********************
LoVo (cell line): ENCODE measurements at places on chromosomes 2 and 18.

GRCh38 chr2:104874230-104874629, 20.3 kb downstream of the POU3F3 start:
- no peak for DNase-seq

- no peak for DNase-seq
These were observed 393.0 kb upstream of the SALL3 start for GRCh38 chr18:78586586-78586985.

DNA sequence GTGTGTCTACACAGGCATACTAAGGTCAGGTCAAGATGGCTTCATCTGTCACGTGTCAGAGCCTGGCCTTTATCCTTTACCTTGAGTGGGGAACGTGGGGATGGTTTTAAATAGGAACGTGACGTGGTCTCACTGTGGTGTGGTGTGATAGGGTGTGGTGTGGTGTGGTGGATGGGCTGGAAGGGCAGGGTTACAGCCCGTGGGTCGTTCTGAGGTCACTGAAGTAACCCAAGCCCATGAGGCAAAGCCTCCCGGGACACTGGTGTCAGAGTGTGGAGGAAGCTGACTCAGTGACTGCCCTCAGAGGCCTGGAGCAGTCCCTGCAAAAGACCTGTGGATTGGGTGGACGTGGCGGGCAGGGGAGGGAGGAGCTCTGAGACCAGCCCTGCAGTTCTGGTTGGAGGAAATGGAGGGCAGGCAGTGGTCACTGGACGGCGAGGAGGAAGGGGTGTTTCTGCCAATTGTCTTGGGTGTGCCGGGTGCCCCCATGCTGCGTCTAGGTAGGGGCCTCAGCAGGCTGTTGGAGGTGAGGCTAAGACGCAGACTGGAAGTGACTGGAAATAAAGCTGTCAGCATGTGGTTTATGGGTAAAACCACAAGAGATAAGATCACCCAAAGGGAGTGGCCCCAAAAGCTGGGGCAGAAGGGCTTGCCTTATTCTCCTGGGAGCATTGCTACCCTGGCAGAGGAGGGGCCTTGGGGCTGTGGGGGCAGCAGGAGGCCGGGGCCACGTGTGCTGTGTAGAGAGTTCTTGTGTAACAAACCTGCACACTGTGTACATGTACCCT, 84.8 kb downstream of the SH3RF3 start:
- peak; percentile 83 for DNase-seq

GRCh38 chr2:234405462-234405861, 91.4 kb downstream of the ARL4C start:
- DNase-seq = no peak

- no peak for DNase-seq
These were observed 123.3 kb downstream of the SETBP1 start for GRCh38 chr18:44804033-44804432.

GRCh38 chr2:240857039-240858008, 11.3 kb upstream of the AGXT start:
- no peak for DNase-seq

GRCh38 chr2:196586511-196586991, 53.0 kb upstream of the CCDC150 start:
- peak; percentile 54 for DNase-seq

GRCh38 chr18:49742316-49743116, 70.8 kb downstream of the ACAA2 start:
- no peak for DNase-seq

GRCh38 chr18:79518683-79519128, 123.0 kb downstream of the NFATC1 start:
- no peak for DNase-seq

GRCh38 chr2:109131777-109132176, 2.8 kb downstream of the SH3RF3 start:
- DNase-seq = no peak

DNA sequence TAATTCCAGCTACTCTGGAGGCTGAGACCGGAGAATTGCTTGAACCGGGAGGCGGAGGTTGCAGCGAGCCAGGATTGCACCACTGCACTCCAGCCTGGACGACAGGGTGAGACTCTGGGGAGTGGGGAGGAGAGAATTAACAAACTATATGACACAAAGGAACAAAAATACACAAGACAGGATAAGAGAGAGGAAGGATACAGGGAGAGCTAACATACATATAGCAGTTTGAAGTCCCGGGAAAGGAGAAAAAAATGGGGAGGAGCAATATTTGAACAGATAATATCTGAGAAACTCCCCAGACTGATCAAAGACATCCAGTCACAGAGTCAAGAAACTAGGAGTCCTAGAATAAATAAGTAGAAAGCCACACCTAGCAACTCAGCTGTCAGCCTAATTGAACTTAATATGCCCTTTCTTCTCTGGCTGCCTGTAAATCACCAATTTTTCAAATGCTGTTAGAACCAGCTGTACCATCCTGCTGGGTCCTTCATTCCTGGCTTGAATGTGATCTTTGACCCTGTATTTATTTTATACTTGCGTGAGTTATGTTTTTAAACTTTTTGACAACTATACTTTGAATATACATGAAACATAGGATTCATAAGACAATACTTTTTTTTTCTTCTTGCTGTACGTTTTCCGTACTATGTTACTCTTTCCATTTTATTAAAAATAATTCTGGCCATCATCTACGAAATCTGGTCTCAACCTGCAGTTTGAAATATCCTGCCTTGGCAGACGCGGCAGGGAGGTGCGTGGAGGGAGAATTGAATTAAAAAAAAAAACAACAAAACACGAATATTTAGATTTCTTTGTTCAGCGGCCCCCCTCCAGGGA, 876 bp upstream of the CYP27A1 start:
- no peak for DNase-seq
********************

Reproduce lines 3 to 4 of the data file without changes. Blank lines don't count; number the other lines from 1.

- no peak for DNase-seq

- no peak for DNase-seq